The Corridor King

Diana Senechal

I stopped you in the hall for advice,
taller, but looking up to you,
older, but baby to your words.
Answers tumbled into my ears.

Giant, you swept away my thoughts.
With bull-deep voice and rustic legs
you told me the tale of taking time
to sort things out alone, etc.

I thanked you, beaming, tossing it all.
Perhaps I had caught a tone or two,
but even that had not been my plan.
I took in your counsel just to stand still

(a hard enough task when you're in the lead,
spooning out words to numbered minds).
I made you my mentor so I could rest
and slip out of my decision-dress.

The question concerned a cracking life,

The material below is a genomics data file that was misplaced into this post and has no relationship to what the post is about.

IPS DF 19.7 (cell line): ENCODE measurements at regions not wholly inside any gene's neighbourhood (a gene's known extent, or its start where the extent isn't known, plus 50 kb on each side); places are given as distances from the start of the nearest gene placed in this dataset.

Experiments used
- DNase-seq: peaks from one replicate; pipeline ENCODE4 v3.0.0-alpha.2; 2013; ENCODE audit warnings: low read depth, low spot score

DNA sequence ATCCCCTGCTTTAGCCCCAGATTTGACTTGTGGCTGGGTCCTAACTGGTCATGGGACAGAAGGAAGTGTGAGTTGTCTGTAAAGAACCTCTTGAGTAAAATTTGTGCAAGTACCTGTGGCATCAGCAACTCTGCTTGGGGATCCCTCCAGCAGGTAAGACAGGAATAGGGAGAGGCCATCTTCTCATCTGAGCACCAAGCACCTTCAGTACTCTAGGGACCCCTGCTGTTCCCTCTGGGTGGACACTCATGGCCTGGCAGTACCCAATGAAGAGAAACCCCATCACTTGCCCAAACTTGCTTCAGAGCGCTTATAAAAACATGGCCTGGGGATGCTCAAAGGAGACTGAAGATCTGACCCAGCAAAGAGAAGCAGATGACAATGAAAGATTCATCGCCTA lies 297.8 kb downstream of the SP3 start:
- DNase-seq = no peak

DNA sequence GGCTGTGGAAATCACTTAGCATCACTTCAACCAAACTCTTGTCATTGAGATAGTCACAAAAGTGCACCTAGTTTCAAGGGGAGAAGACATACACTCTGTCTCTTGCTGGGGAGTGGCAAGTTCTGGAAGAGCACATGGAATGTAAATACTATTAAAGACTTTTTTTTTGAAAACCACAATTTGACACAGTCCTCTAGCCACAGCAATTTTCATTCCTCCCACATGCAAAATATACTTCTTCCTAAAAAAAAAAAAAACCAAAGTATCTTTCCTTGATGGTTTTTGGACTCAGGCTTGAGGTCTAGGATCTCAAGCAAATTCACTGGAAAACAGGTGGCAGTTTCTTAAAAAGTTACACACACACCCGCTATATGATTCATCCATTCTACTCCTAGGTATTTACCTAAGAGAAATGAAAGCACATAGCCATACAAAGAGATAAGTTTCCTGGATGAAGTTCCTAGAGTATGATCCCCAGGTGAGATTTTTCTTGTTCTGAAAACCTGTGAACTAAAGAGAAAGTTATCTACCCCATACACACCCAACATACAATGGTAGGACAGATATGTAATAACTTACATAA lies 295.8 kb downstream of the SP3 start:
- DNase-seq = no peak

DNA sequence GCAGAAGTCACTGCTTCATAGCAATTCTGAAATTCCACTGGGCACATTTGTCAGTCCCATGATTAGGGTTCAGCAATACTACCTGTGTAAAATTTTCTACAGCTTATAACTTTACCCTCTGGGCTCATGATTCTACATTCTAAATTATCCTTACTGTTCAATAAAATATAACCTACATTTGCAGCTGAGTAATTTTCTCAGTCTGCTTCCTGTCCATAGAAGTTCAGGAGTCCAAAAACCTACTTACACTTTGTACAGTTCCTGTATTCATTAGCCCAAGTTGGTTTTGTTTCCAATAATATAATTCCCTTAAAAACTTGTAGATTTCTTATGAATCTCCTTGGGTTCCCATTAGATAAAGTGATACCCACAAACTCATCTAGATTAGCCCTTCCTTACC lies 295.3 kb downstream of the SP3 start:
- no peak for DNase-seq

where neither of us had special wit.
You knew the girl much better than I,
but I knew more from other sides.

I knew not only that I was the girl
(ha ha, did you guess it, later that night?)
but that it was you who had sought me out,
longing to play the corridor king.

And golden you loomed in my tiptoe farewell.
And foxy I bounced in your double-take,
a faceted tower—a frivolous dot—
we shook back into our clumsy frames.

O to be at ease for a little while,
whatever it takes. I lie, by the way.
We were a little more nervous than that,
taking turns speaking, shifting our legs.